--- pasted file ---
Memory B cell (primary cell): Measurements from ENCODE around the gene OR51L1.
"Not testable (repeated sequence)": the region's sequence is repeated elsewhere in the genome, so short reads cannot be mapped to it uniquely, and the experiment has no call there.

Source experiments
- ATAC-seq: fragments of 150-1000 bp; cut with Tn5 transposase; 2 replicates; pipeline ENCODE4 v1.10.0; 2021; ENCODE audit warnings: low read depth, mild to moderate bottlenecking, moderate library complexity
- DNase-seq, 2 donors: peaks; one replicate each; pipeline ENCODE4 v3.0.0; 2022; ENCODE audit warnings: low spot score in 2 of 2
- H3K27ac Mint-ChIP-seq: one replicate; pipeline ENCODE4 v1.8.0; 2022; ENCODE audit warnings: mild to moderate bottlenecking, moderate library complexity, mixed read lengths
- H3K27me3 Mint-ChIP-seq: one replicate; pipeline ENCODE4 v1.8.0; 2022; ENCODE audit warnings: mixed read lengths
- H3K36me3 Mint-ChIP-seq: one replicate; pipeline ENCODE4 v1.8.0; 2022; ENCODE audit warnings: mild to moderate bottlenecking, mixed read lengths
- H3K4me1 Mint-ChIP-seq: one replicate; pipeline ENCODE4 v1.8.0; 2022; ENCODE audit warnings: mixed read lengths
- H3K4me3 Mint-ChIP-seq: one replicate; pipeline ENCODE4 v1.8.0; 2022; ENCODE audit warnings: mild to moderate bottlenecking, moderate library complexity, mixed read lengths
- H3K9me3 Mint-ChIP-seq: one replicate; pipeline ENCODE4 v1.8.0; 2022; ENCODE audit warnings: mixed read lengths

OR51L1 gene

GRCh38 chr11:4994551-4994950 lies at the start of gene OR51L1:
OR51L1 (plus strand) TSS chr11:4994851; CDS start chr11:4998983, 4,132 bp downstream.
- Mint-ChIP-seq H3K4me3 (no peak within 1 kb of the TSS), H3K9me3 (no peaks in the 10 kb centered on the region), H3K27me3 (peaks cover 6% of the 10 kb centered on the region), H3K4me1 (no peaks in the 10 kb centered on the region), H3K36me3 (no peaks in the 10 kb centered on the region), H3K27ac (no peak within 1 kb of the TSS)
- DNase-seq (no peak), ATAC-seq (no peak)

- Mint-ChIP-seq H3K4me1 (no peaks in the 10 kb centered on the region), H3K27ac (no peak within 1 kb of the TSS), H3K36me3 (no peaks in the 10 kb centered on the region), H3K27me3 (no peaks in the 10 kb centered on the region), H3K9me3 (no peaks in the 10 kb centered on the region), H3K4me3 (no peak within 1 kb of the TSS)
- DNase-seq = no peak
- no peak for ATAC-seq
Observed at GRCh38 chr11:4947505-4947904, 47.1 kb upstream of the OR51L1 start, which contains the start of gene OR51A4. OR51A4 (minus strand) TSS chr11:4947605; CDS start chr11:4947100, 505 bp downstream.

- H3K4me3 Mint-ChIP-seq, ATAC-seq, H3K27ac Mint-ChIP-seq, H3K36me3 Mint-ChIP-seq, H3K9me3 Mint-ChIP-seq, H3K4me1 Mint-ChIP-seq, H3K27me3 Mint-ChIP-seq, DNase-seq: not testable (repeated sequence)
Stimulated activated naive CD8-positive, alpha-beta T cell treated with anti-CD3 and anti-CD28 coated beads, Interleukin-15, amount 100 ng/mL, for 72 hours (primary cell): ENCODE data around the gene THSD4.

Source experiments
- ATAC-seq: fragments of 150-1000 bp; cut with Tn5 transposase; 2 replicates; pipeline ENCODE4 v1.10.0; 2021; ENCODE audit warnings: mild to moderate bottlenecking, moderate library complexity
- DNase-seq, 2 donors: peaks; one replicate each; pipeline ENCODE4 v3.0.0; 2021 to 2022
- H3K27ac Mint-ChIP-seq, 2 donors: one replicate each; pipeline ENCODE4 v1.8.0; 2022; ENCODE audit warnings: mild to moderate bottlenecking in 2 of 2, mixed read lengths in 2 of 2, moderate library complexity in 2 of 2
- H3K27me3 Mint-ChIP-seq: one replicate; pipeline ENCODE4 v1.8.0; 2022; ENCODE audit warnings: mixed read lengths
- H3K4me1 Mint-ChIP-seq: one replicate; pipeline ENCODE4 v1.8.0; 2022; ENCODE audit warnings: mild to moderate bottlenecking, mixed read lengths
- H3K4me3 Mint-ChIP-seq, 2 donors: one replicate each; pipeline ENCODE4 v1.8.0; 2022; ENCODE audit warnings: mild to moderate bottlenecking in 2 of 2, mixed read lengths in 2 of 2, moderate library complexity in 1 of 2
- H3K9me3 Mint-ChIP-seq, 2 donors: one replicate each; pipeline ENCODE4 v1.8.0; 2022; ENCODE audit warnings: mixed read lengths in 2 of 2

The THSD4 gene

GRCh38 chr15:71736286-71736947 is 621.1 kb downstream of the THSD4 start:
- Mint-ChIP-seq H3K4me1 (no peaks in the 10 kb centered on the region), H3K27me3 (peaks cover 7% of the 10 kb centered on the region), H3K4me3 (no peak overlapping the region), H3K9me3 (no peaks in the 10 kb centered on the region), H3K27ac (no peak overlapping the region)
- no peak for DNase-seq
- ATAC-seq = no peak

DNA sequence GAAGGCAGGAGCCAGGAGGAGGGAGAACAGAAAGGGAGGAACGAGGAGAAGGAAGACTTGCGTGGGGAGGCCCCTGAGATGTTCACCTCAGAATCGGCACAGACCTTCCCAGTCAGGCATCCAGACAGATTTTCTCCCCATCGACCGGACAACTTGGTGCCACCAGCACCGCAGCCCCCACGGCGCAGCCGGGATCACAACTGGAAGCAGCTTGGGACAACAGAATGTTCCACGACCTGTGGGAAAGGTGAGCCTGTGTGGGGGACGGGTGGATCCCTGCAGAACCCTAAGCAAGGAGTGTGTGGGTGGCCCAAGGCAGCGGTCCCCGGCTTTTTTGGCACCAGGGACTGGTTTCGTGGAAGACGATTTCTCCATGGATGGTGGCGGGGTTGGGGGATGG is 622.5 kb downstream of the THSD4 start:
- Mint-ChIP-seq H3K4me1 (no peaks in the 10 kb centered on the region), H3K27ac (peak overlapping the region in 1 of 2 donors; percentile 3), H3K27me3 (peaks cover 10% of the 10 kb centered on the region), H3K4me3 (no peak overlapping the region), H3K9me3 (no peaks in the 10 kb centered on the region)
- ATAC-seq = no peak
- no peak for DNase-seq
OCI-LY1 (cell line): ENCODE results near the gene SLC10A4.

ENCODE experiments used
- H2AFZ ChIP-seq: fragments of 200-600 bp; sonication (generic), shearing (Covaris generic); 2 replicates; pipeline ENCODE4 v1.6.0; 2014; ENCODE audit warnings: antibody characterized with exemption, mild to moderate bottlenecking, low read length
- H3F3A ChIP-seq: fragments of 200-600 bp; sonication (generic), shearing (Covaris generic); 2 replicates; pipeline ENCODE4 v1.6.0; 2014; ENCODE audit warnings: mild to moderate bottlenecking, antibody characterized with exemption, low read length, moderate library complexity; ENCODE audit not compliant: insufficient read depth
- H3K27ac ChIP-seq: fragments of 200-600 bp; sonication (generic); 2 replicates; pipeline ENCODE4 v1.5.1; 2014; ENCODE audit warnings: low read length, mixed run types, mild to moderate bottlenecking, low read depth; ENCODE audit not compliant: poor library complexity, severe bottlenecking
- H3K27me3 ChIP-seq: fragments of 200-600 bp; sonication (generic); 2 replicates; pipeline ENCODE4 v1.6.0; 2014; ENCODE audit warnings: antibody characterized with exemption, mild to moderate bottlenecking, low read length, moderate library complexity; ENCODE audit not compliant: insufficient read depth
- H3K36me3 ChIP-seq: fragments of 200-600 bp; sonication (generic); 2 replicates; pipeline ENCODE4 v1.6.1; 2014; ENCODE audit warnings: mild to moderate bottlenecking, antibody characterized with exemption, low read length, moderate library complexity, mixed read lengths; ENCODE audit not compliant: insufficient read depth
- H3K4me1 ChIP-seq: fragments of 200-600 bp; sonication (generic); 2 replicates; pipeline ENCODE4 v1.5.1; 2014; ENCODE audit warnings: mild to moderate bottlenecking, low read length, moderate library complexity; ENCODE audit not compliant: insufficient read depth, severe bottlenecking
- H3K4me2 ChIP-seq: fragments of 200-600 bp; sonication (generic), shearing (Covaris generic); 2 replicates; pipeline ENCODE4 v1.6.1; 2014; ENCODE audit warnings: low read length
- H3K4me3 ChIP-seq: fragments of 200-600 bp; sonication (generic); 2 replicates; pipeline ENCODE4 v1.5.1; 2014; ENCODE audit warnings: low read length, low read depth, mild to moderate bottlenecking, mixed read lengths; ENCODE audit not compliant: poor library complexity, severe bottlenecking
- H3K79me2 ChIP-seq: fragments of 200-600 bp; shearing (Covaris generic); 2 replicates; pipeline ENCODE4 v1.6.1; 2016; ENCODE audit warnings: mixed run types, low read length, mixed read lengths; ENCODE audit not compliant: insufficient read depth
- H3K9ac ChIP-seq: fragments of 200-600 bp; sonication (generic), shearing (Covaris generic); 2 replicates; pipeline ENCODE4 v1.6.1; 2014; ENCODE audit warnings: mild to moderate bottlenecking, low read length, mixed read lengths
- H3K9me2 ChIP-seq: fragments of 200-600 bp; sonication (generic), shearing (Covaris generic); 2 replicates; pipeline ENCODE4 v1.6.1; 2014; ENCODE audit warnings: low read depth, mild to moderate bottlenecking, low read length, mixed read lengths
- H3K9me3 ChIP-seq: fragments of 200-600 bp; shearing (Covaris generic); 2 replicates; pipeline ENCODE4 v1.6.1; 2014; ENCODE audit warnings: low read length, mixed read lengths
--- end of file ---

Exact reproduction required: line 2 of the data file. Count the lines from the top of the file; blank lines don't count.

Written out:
"Not testable (repeated sequence)": the region's sequence is repeated elsewhere in the genome, so short reads cannot be mapped to it uniquely, and the experiment has no call there.